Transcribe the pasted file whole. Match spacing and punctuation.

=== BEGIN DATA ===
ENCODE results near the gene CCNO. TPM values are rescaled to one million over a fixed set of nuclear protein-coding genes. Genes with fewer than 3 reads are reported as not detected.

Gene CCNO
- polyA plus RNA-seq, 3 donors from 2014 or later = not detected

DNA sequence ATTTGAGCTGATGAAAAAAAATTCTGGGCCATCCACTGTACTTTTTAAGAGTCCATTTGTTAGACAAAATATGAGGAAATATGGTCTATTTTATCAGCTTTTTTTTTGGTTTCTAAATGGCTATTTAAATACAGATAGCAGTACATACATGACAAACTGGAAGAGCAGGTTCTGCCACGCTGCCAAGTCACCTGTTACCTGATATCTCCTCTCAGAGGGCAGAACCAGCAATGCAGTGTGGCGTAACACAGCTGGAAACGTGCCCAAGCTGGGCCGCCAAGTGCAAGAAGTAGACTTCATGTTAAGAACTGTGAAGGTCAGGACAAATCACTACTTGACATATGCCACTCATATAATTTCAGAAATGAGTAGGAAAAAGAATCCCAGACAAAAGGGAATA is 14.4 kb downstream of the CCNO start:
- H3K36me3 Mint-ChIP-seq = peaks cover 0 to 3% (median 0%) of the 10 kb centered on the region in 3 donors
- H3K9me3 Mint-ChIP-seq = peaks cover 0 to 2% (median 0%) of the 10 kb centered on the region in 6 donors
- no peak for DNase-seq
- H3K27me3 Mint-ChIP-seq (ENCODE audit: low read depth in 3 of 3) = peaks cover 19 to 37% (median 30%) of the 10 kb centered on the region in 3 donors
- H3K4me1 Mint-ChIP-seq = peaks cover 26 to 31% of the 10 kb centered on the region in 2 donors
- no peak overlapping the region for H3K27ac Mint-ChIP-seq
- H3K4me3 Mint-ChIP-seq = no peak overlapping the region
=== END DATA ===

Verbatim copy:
ENCODE results near the gene CCNO. TPM values are rescaled to one million over a fixed set of nuclear protein-coding genes. Genes with fewer than 3 reads are reported as not detected.

Gene CCNO
- polyA plus RNA-seq, 3 donors from 2014 or later = not detected

DNA sequence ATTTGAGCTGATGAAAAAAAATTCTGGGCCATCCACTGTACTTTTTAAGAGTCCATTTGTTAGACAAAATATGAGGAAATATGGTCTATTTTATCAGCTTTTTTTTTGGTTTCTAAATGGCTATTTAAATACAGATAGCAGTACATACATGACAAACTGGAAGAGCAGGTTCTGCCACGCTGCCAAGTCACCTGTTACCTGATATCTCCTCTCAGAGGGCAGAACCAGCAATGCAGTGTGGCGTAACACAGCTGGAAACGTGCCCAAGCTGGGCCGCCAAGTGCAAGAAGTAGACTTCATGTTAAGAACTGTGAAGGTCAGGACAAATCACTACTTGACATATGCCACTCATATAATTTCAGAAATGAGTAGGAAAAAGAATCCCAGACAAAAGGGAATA is 14.4 kb downstream of the CCNO start:
- H3K36me3 Mint-ChIP-seq = peaks cover 0 to 3% (median 0%) of the 10 kb centered on the region in 3 donors
- H3K9me3 Mint-ChIP-seq = peaks cover 0 to 2% (median 0%) of the 10 kb centered on the region in 6 donors
- no peak for DNase-seq
- H3K27me3 Mint-ChIP-seq (ENCODE audit: low read depth in 3 of 3) = peaks cover 19 to 37% (median 30%) of the 10 kb centered on the region in 3 donors
- H3K4me1 Mint-ChIP-seq = peaks cover 26 to 31% of the 10 kb centered on the region in 2 donors
- no peak overlapping the region for H3K27ac Mint-ChIP-seq
- H3K4me3 Mint-ChIP-seq = no peak overlapping the region